As part of special C-SPAN coverage over the weekend, George J. Mitchell Department of Special Collections & Archives Director Richard Lindemann offers viewers a tour of the papers of Sen. George Mitchell ’54 in a segment airing on C-SPAN2′s Book TV. Other segments that also aired during C-SPAN’S “Augusta Weekend” featured Special Collections’ early printings of Harriet Beecher Stowe’s Uncle Tom’s Cabin and the papers of Oliver Otis Howard, of the Class of 1850.
The Common Application, which allows college-bound high school students to send out one application to many different schools, has had an $8 million makeover. The new online system has been designed to handle a growing number of applications from around the world, the Chronicle of Higher Education reports.
Among the changes to the application is the absence of a “topic of your choice” as a possible essay topic. Some college admission counselors object to the loss of this prompt, saying it helps students express their creativity. At least one counselor, however, argues that removing the prompt “levels the playing field,” because all students will now be limited by the same questions.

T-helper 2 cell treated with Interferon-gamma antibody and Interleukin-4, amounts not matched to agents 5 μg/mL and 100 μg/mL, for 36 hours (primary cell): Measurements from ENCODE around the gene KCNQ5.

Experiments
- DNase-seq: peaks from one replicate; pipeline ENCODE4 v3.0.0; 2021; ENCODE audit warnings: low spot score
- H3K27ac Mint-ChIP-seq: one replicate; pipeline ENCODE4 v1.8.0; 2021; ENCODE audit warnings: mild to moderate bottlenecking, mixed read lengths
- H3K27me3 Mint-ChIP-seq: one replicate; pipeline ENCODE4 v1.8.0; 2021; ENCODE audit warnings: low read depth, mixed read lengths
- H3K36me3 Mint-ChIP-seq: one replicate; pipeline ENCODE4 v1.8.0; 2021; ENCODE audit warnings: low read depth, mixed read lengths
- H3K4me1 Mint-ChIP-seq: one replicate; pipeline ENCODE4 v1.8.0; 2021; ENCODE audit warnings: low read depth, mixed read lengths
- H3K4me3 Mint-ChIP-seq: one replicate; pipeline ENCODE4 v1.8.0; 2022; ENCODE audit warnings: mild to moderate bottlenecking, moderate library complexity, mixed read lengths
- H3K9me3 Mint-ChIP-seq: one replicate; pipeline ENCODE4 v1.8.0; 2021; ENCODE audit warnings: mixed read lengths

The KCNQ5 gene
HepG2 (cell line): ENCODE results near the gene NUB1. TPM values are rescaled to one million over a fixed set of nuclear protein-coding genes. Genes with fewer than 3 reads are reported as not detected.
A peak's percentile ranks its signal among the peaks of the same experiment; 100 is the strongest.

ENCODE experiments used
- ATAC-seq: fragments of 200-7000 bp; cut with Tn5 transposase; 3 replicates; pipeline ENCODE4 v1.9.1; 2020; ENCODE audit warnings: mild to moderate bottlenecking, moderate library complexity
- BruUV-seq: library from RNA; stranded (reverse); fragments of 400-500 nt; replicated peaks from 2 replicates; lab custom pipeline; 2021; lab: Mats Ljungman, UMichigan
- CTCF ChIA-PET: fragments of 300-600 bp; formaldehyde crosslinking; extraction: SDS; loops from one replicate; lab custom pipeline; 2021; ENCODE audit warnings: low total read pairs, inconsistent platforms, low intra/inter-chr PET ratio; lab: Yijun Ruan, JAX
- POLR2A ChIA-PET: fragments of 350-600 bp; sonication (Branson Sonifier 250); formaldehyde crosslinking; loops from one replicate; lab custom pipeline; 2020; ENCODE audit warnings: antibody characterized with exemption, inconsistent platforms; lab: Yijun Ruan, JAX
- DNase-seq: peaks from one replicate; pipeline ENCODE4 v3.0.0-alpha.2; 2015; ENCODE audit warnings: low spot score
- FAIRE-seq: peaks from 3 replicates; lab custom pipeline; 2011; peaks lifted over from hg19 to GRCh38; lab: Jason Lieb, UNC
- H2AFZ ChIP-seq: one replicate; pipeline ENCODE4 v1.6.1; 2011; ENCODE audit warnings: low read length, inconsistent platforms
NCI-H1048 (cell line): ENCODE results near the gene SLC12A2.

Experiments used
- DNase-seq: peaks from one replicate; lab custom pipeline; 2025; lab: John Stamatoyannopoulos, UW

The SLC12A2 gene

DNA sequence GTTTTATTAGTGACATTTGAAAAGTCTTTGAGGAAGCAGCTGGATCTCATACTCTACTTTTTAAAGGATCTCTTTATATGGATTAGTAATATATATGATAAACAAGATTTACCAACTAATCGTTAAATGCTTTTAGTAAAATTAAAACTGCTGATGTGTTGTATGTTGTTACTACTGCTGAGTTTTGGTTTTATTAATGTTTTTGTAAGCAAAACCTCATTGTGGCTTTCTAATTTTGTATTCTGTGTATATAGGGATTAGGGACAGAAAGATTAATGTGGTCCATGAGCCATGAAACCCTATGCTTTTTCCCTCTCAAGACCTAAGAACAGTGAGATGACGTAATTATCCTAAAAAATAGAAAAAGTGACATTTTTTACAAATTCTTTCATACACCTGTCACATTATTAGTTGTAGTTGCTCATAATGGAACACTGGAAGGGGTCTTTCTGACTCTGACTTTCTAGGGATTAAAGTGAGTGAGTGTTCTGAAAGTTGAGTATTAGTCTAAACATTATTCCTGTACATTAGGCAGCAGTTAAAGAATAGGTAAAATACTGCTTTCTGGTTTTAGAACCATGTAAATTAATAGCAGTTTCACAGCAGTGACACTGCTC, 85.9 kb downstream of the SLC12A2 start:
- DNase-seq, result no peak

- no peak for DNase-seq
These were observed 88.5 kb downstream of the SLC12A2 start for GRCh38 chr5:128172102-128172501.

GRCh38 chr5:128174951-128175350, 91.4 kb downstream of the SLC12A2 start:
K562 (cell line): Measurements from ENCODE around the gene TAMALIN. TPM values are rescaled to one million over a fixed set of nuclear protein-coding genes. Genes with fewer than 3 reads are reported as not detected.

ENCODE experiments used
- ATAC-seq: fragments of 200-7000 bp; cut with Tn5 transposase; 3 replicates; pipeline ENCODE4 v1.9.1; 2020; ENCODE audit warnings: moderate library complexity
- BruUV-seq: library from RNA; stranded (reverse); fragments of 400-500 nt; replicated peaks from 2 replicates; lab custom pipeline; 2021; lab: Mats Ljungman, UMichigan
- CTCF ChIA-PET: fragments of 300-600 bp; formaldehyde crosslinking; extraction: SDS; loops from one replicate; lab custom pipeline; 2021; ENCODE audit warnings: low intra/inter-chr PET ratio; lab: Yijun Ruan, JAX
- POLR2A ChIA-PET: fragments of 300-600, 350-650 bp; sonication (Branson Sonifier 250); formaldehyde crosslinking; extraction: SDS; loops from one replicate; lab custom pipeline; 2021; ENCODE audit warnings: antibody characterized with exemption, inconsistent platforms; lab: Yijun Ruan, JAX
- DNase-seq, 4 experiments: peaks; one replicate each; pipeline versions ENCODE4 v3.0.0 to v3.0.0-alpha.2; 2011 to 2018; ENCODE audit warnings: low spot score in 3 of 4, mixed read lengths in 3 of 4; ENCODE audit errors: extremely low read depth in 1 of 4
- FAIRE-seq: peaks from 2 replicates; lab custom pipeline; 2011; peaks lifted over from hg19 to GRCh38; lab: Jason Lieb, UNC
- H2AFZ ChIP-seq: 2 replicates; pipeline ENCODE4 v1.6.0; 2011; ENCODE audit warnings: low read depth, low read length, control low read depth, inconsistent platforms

Other changes include a tool that forces applicants to adhere to the minimum or maximum number of allowed essay words — 250 to 500. And the application will streamline the fee-waiver system, allowing students to indicate if they qualify just once instead of making multiple requests of different colleges.
The exclamation point, it seems, is the most loathsome punctuation mark to most wordsmiths, who find its overuse not just obnoxious but worrisome. In a recent Atlantic Wire post, writer Rembert Browne explains why.
From here on out, you only get seven exclamation marks in your life, so use them wisely.